The vast depths of our oceans are out of sight and out of mind for most of us. But for small-scale fishers and fishworkers, the human activities that impact life in our seas affect them on a daily basis. Healthy marine ecosystems underpin fishers’ livelihoods, and much of the vast diversity of life in our seas needs healthy seabeds to flourish. When we damage marine ecosystems through pollution, global heating, overfishing and habitat destruction, small-scale fishers and fishworkers feel it first; they are on the front lines of our ocean emergency.
The steady destruction of complex marine ecosystems has far-reaching consequences for small-scale fishers and fishworkers. Bottom trawling erodes the foundations of life in our seas by repeatedly dragging heavy chains, nets and rods across the seabed, reducing habitats to rubble, stirring up sediments and indiscriminately catching a wide variety of species – many of which are tossed overboard, dead or dying. Above the water, bottom trawlers compete with small-scale fishers for access to space, sometimes risking collisions with smaller fishing vessels at sea, and pumping large volumes of CO2 into the atmosphere.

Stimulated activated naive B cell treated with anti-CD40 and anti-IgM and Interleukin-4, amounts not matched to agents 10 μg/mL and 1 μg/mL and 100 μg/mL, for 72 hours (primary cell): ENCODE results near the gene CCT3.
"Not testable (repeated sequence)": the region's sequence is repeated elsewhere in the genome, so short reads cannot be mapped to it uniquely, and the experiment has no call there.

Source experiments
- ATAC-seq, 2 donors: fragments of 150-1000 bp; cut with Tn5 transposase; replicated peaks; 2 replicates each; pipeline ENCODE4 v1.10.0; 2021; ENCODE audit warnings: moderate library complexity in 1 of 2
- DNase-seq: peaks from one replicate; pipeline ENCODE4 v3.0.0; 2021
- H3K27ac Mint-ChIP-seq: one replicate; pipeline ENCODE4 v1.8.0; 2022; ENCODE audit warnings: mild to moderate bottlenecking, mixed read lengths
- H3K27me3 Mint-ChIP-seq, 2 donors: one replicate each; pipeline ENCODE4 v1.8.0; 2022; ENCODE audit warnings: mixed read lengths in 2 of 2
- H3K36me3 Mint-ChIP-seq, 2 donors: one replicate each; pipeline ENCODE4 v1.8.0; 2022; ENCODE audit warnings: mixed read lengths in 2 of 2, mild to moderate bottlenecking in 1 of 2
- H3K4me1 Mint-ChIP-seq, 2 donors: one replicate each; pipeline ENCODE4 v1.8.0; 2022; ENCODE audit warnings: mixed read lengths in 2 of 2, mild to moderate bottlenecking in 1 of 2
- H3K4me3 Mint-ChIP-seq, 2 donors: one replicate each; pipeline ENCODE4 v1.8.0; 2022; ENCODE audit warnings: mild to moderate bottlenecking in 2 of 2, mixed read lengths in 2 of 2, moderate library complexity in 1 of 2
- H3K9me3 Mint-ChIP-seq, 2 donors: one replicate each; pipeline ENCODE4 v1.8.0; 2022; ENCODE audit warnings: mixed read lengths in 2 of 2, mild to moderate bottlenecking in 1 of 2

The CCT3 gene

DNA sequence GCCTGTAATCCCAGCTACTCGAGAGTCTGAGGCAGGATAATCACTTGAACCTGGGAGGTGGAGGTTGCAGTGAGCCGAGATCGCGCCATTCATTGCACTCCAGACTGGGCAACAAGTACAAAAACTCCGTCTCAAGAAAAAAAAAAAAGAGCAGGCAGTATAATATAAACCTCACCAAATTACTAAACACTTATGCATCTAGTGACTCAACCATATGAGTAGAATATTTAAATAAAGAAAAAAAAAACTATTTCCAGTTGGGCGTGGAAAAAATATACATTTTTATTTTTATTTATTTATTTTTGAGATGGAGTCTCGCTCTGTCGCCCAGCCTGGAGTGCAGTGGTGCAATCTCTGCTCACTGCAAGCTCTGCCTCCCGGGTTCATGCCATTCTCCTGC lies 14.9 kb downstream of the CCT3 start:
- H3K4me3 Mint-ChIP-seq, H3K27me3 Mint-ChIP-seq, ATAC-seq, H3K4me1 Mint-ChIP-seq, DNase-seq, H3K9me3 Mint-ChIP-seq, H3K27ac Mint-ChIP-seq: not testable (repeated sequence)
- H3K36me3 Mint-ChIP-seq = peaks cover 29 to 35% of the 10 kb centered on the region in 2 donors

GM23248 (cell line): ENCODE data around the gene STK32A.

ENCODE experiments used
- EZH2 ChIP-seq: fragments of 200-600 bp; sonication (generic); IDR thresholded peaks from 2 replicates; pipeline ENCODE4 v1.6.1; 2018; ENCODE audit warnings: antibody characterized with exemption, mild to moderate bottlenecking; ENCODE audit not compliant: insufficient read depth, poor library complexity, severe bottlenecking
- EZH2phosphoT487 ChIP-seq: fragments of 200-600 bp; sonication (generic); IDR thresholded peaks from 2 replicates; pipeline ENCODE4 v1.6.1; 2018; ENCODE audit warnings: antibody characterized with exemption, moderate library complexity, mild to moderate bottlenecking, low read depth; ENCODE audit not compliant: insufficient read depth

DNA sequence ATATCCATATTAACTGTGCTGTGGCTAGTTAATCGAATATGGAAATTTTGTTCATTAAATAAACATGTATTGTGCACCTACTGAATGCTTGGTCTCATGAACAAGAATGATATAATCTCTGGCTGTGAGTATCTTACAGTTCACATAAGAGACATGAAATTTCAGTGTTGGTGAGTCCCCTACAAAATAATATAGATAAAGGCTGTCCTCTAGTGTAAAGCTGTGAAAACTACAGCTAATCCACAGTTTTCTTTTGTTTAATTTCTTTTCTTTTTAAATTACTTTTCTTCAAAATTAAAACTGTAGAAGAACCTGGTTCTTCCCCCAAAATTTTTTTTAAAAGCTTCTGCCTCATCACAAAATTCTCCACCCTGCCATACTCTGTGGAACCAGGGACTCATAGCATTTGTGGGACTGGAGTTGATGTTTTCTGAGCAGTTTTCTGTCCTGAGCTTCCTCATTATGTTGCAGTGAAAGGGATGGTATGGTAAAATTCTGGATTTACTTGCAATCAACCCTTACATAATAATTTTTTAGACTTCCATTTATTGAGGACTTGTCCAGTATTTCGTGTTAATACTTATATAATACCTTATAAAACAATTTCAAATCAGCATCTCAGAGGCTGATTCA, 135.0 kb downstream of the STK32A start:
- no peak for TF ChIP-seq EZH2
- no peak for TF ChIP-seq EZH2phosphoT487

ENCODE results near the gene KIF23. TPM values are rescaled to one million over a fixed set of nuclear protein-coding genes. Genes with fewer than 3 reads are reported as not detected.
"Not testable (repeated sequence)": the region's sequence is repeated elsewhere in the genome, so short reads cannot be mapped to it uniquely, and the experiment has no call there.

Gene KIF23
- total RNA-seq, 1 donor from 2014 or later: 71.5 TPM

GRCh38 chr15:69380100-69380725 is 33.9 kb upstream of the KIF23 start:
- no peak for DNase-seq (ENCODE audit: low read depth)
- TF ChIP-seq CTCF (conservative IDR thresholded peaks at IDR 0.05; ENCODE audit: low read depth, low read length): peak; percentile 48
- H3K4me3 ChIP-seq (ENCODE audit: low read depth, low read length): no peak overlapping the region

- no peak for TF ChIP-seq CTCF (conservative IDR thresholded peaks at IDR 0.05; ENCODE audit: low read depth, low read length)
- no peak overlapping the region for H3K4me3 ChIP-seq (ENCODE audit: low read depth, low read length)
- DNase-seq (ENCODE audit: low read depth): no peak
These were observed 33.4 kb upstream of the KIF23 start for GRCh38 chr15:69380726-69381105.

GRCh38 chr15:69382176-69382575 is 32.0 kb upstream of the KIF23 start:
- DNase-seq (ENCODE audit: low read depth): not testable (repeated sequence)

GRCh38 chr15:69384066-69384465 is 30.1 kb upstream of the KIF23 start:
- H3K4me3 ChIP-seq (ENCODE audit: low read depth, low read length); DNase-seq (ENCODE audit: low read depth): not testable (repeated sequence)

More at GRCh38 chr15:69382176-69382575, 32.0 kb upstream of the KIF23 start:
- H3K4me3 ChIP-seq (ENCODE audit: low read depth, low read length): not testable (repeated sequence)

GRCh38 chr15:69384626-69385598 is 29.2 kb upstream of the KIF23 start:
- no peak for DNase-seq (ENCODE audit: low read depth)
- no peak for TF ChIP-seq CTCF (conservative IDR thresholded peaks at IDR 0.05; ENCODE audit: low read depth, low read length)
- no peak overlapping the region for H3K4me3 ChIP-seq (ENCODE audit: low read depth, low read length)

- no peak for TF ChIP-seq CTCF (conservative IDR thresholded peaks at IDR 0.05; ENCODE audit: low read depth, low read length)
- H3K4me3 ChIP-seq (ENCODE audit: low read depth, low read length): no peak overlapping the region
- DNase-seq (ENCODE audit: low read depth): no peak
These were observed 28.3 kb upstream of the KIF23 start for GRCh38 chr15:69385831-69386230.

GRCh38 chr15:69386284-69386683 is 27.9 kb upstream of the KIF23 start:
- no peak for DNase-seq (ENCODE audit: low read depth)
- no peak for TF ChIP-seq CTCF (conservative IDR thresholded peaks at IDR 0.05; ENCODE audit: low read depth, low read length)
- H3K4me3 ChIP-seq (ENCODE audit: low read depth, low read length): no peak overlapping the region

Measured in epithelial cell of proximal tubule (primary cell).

Small-scale fishers are the largest group of ocean users, yet their perspectives on environmental challenges like bottom trawling are often overlooked. This is detrimental to all of us, as small-scale fishers can be the best stewards of our oceans and the solutions they propose are informed by a deep understanding of marine life and the communities it supports.
That is why we are launching an interactive online map to platform the voices of fishers and fishworkers whose livelihoods are affected by bottom trawling. As well as highlighting the ways in which bottom trawling affects other fishers, the map presents solutions that work for them, allowing users to take action after listening to fishers’ perspectives. Scroll down to explore the map.